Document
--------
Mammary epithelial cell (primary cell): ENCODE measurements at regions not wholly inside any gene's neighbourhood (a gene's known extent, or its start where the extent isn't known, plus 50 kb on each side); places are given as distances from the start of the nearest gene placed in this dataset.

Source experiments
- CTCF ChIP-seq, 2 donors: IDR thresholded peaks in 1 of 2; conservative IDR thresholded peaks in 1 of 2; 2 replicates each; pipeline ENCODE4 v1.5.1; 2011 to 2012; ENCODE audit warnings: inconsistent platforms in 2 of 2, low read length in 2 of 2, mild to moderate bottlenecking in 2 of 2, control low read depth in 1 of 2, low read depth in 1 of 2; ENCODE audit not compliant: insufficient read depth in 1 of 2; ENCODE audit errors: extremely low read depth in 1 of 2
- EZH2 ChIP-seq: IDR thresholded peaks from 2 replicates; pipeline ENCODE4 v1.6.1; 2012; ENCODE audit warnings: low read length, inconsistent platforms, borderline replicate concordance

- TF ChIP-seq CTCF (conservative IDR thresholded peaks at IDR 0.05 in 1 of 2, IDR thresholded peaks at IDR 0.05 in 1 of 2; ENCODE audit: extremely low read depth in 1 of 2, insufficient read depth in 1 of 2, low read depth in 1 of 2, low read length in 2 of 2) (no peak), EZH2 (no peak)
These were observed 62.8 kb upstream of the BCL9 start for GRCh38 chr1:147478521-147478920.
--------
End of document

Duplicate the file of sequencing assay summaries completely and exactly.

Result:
Mammary epithelial cell (primary cell): ENCODE measurements at regions not wholly inside any gene's neighbourhood (a gene's known extent, or its start where the extent isn't known, plus 50 kb on each side); places are given as distances from the start of the nearest gene placed in this dataset.

Source experiments
- CTCF ChIP-seq, 2 donors: IDR thresholded peaks in 1 of 2; conservative IDR thresholded peaks in 1 of 2; 2 replicates each; pipeline ENCODE4 v1.5.1; 2011 to 2012; ENCODE audit warnings: inconsistent platforms in 2 of 2, low read length in 2 of 2, mild to moderate bottlenecking in 2 of 2, control low read depth in 1 of 2, low read depth in 1 of 2; ENCODE audit not compliant: insufficient read depth in 1 of 2; ENCODE audit errors: extremely low read depth in 1 of 2
- EZH2 ChIP-seq: IDR thresholded peaks from 2 replicates; pipeline ENCODE4 v1.6.1; 2012; ENCODE audit warnings: low read length, inconsistent platforms, borderline replicate concordance

- TF ChIP-seq CTCF (conservative IDR thresholded peaks at IDR 0.05 in 1 of 2, IDR thresholded peaks at IDR 0.05 in 1 of 2; ENCODE audit: extremely low read depth in 1 of 2, insufficient read depth in 1 of 2, low read depth in 1 of 2, low read length in 2 of 2) (no peak), EZH2 (no peak)
These were observed 62.8 kb upstream of the BCL9 start for GRCh38 chr1:147478521-147478920.